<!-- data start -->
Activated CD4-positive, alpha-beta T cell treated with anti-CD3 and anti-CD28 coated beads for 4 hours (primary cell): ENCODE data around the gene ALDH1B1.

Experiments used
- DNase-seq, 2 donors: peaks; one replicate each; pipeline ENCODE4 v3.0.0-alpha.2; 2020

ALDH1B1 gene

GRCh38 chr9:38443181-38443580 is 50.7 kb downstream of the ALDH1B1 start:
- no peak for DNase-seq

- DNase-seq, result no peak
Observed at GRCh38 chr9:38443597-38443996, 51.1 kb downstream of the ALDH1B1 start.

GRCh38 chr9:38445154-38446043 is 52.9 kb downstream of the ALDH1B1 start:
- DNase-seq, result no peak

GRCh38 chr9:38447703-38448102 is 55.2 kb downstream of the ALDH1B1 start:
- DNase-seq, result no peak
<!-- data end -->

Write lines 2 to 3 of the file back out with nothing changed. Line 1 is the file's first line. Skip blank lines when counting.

Experiments used
- DNase-seq, 2 donors: peaks; one replicate each; pipeline ENCODE4 v3.0.0-alpha.2; 2020